Evidence continues to suggest that smokers who use e-cigarettes that contain nicotine are more likely to kick the habit than people who use the devices without nicotine.
The findings, from British researchers, are an update of a 2014 review from the same group, which also found that nicotine e-cigarettes are a more effective smoking cessation aid than their nicotine-free counterparts.
The update also found that there were no serious side effects associated with e-cigarette use for up to two years.
For the current analysis, the researchers examined 11 new studies that followed participants for at least six months, including two randomized controlled trials involving 662 people.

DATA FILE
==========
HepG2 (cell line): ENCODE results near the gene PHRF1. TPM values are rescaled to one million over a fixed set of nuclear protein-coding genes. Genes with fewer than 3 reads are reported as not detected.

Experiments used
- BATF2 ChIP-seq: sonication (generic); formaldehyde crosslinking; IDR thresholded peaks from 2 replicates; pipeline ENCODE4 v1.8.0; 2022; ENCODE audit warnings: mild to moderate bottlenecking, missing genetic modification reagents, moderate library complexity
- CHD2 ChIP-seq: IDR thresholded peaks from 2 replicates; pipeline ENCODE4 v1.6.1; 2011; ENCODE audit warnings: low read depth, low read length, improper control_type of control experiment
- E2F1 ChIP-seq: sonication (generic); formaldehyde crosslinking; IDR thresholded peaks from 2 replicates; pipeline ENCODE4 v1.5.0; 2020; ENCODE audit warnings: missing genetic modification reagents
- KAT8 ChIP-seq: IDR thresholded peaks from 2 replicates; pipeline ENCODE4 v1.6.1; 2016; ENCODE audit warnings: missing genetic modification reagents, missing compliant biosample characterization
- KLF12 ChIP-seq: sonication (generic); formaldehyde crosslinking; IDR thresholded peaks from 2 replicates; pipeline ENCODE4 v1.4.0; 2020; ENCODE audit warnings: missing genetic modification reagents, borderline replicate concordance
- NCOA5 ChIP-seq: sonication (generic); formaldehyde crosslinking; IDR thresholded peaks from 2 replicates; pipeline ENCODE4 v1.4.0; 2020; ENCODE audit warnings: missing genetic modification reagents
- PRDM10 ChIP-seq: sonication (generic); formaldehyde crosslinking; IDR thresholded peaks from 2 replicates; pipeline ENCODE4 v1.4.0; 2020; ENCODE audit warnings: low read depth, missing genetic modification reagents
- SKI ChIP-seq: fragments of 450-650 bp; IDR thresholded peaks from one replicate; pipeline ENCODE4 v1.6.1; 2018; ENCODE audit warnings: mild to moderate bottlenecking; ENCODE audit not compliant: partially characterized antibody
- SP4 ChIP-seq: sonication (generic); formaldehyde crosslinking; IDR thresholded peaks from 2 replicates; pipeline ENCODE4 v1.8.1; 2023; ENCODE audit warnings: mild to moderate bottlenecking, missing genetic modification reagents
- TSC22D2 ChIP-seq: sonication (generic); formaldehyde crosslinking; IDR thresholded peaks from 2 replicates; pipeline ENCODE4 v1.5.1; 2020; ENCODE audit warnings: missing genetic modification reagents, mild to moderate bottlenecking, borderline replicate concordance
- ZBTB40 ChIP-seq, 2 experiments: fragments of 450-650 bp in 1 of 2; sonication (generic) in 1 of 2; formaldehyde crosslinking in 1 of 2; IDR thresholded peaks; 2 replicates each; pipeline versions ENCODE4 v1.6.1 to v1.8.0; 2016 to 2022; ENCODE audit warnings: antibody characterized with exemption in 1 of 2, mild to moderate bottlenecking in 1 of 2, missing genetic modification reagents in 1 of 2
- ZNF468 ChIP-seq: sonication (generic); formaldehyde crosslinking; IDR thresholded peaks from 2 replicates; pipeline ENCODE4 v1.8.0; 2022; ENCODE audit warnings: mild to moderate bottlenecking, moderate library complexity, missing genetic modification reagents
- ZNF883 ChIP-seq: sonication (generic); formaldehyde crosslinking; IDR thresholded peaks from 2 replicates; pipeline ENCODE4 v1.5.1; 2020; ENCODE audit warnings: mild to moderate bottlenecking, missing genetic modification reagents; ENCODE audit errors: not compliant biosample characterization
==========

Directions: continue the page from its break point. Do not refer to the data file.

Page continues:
One of the randomized trials also compared use of e-cigarettes with nicotine patches, but there were too few participants in the study to allow the researchers to determine which method was more effective. The most commonly reported adverse effects from e-cigarettes were irritation of the mouth and throat.
The investigators caution that much of the evidence reviewed, while supportive of the findings, was from lower quality studies.
Also, be aware that the long-term safety of e-cigarettes is unknown. Nevertheless, these devices may be a reasonable smoking cessation aid for some people.
If you’re trying to stop smoking, talk to your doctor about the pros and cons of using e-cigarettes to help.
Cochrane Database of Systematic Reviews, September 2016